2. Talk to James. Help him brainstorm an idea that he actually likes and then reclaim your idea when he bins it. This is actually good James as well as yourself because it means he will be pushing through a change that he finds exciting and believes in. It also fulfils the academic objectives that the task is supposed to fulfil.
  3. Tricky. You could try approach 1) or approach 2) but it is likely/possible that James will struggle to complete the project or his coursework or both (both bad outcomes that you want to distance yourself from). Public workplaces can be a bit odd with odd rules. If you think it is valuable to the organisation that James obtains the qualification (e.g. you think he is unimaginative but would be an otherwise robust and decent manager) then you could take a third approach where you assist him as much as required but let him take the credit. e.g. you could handle all of the practical implementation, give him some easy but public-facing tasks, then allow/encourage him to take credit for the entire process or underplay the technical aspects of the task. This would be a very selfless approach but it sounds like you might be open to that kind of thing, in the right circumstances.

Obviously life is tricky and broad solutions do not fit all circumstances. Adapt the ideas as you see fit.

6

my boss Ken and he liked it so much that he called in James, my other boss

Is Ken a boss to James? Are they on the same level? Having two bosses is a terrible, terrible thing.
What happened is what I would call "putting you back in the row". I don't know your organisation chart but it seems that Ken would prefer if you pitched this idea to him through James or to both of them at the same time. How the Ken acted toward James show that Ken is the one to tell James what to do.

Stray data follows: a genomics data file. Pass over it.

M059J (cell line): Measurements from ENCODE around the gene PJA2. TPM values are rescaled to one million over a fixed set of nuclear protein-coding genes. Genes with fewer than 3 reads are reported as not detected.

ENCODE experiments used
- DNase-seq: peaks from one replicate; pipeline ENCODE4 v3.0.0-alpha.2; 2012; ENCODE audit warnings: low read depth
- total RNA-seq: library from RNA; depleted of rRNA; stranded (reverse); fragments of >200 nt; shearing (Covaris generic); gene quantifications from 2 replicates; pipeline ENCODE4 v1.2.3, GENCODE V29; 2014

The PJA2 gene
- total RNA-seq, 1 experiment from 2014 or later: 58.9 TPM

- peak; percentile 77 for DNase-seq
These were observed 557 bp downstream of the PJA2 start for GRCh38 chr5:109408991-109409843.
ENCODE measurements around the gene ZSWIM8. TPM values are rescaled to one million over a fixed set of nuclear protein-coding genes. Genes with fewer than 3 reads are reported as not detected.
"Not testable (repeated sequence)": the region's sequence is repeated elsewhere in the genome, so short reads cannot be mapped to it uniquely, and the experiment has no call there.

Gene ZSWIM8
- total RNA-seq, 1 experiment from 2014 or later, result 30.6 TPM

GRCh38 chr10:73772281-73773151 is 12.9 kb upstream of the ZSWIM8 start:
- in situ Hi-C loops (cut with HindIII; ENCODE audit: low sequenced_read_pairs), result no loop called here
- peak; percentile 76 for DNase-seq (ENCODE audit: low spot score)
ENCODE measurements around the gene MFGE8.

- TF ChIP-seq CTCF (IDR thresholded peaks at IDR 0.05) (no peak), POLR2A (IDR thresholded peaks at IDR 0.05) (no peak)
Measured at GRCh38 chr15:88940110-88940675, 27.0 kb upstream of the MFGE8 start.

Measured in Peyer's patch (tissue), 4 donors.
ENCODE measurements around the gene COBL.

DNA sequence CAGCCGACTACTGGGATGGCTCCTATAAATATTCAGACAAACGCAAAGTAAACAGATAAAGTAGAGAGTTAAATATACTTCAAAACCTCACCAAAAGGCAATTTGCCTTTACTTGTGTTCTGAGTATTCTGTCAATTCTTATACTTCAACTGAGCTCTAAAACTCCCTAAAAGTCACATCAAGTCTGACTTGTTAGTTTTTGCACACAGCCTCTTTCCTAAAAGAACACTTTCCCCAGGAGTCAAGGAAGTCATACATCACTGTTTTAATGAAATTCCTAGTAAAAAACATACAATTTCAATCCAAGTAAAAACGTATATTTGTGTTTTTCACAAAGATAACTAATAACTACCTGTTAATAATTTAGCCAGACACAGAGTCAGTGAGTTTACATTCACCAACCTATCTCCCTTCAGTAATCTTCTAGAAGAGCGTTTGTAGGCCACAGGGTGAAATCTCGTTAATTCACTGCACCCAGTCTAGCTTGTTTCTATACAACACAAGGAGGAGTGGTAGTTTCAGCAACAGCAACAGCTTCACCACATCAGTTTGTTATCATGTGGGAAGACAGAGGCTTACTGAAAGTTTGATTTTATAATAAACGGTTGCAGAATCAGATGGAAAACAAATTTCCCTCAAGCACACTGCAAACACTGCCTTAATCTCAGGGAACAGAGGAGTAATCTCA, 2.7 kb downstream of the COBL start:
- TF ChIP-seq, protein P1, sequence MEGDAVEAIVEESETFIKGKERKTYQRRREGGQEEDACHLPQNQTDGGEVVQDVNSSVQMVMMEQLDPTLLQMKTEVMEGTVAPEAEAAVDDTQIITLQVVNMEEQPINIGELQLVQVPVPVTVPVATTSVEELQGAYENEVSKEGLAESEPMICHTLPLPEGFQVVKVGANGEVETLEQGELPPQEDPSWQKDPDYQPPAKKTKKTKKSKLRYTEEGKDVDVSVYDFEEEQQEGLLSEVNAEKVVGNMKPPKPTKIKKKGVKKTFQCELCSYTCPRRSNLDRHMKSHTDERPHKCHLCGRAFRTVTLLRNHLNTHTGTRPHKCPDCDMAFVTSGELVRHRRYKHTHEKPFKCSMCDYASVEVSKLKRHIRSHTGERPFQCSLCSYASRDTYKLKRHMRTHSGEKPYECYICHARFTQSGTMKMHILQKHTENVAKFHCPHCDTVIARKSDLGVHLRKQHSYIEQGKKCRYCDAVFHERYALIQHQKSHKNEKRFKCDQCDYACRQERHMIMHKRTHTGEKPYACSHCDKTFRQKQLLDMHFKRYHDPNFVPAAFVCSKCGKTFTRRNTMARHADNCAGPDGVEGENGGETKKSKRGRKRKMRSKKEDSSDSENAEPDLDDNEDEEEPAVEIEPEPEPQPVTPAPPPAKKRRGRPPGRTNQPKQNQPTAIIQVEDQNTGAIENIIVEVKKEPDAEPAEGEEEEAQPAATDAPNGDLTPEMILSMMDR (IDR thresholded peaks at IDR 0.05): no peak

Yes, I would talk about that with Ken, mostly to make things clear to YOU. Because it looks like Ken is punishing you two at the same time. James for inactivity to do his project and you for coming with ideas directly to him and omitting chain of command.

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    Terrible, but not unknown. I am a contractor to the US Government and answer to three GPOCs, all technically the same level. Such is life. (of course, my true 'boss' is the COR, who is none of the three, but he doesn't supervise day-to-day) – CGCampbell Jun 18 at 12:52
3

You're seeing this event as a threat to your ability to show how much of a problem solver you are, and this is certainly a valid point of view. But let me take the opportunity to offer a different take: What if this is actually an opportunity in disguise?

  • It may be that Ken is actually giving both of you an opportunity to show your worth.

  • In James's case, he may be evaluated on how well he coordinates the necessary administrative efforts to promote the tool. If he fails to do so, you may have to step up in order to save the initiative.

  • In your case, to see how well you can work with others. A great deal of institutional/corporate value of a given professional is related to his/her capability to perform as a team member.

Now to a more personal point, if you allow me: you see yourself as a problem solver, and I'm sure you're technically capable. But an institutional problem isn't just technical. These often have a considerable interpersonal component as well, and to properly solve these you need to bring others to your side. Criticism is OK, but remember that across the table there's a human being as well, with feelings and fears.

A much better outcome than turning into the "nothing's ever good enough" guy is to be the "team lead guy" - a reliable, understanding and motivating professional that brings the best out of people.

TL;DR: Help James as much as possible, document your efforts, and be ready to answer the call of duty.